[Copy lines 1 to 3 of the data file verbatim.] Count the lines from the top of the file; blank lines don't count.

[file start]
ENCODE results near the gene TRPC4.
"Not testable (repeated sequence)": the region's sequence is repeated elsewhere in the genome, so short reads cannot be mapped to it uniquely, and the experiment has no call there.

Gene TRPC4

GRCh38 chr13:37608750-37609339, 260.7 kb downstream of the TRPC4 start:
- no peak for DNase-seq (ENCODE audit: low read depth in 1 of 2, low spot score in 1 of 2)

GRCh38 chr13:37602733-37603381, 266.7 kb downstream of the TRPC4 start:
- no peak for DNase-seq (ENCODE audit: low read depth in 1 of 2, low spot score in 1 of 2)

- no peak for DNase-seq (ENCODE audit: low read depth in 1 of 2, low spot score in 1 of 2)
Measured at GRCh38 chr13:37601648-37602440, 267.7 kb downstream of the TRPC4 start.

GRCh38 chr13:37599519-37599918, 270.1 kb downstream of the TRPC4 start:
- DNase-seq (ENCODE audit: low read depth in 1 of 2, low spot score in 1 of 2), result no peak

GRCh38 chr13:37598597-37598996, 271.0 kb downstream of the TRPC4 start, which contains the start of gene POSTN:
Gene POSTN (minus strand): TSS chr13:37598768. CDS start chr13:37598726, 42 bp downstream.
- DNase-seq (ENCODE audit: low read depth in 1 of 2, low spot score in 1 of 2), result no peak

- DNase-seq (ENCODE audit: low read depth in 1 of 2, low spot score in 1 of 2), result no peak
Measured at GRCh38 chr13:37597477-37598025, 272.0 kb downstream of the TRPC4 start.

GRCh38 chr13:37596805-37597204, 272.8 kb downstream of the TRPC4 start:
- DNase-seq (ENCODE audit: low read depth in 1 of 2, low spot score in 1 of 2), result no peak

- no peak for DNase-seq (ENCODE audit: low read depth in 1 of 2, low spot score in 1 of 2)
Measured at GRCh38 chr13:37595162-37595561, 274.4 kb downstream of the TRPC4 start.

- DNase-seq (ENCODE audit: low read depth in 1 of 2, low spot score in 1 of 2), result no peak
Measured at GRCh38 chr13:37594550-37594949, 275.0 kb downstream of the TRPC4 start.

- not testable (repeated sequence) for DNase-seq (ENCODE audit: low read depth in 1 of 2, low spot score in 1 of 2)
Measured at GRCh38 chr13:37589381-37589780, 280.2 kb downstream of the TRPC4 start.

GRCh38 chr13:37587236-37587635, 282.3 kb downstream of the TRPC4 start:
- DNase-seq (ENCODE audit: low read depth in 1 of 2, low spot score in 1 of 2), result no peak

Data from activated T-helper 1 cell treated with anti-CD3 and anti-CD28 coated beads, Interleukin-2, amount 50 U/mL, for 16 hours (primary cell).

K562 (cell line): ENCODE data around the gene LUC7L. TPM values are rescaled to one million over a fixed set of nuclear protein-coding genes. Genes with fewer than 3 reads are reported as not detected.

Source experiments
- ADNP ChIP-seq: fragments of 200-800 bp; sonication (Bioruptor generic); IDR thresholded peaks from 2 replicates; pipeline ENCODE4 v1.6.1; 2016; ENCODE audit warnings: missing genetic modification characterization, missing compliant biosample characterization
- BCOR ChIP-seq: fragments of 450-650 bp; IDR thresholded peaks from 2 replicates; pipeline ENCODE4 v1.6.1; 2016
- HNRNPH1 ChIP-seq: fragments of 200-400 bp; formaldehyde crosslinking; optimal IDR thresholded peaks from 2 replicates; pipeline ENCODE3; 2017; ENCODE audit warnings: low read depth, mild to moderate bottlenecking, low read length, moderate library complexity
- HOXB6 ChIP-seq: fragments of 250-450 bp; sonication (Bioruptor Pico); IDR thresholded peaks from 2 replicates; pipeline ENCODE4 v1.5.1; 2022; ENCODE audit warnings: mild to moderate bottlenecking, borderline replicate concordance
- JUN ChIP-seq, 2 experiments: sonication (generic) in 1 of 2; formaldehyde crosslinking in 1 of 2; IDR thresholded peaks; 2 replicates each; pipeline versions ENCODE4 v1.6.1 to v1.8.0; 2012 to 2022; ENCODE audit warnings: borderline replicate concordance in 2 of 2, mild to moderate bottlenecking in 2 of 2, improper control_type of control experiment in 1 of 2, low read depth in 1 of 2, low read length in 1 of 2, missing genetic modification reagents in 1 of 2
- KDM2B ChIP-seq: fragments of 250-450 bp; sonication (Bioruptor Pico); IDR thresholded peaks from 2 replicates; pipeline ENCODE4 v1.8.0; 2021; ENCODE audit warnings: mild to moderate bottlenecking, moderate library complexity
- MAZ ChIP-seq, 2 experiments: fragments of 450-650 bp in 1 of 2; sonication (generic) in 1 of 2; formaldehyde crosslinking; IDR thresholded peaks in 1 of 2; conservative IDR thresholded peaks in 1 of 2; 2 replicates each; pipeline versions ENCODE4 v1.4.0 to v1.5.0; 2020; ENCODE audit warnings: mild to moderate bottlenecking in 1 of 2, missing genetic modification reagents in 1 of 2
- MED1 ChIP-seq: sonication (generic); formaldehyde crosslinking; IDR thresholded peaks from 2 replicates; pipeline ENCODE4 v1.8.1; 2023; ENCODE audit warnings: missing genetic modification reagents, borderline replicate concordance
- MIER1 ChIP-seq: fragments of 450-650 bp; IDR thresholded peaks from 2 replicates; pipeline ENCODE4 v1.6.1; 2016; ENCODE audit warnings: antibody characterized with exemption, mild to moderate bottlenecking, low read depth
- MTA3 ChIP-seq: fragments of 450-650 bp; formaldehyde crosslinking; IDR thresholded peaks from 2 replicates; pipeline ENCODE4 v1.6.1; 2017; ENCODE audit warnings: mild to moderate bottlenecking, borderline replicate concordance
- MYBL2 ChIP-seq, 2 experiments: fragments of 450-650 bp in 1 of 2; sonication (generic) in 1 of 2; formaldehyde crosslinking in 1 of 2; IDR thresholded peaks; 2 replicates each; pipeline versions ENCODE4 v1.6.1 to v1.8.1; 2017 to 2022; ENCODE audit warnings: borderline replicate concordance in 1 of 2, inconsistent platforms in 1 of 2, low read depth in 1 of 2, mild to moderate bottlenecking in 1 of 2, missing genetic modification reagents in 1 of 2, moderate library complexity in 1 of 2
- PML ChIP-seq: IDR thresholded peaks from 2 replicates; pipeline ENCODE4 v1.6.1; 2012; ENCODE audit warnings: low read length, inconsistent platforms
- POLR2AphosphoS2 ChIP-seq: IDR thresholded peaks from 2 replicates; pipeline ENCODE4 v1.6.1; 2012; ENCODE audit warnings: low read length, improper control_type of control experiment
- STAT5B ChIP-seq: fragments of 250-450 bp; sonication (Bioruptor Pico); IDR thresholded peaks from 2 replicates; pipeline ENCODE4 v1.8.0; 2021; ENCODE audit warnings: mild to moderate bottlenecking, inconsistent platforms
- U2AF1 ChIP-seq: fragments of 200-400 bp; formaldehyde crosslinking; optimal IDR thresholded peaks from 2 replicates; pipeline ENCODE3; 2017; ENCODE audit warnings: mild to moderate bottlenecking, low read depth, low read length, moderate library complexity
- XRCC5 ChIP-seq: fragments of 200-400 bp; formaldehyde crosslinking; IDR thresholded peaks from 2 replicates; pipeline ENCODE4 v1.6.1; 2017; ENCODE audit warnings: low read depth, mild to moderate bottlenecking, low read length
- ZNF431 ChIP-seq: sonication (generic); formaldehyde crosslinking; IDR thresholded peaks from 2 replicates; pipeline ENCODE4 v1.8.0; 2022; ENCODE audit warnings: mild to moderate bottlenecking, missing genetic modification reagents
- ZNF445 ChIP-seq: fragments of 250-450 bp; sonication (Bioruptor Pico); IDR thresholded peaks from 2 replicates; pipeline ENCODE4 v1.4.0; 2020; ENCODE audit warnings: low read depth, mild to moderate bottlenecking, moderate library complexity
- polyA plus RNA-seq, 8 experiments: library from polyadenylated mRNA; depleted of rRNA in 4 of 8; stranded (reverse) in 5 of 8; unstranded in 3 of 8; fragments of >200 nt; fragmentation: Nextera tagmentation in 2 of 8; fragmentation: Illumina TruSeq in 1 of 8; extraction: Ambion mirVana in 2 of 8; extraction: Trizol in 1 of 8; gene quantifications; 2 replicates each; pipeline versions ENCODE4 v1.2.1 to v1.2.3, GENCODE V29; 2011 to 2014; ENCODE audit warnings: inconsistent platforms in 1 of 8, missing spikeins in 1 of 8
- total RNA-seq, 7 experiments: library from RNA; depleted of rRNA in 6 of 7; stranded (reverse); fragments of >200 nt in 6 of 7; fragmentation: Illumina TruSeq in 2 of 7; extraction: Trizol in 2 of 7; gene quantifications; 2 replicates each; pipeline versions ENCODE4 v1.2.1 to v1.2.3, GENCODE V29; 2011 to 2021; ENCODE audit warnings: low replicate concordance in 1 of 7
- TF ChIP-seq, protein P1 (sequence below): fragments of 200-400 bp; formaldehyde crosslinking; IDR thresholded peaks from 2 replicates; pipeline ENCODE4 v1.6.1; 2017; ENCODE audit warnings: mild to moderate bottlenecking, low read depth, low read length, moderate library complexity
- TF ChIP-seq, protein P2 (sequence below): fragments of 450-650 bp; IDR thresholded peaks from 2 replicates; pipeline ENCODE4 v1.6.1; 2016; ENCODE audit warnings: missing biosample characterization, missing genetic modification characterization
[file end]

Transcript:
ENCODE results near the gene TRPC4.
"Not testable (repeated sequence)": the region's sequence is repeated elsewhere in the genome, so short reads cannot be mapped to it uniquely, and the experiment has no call there.

Gene TRPC4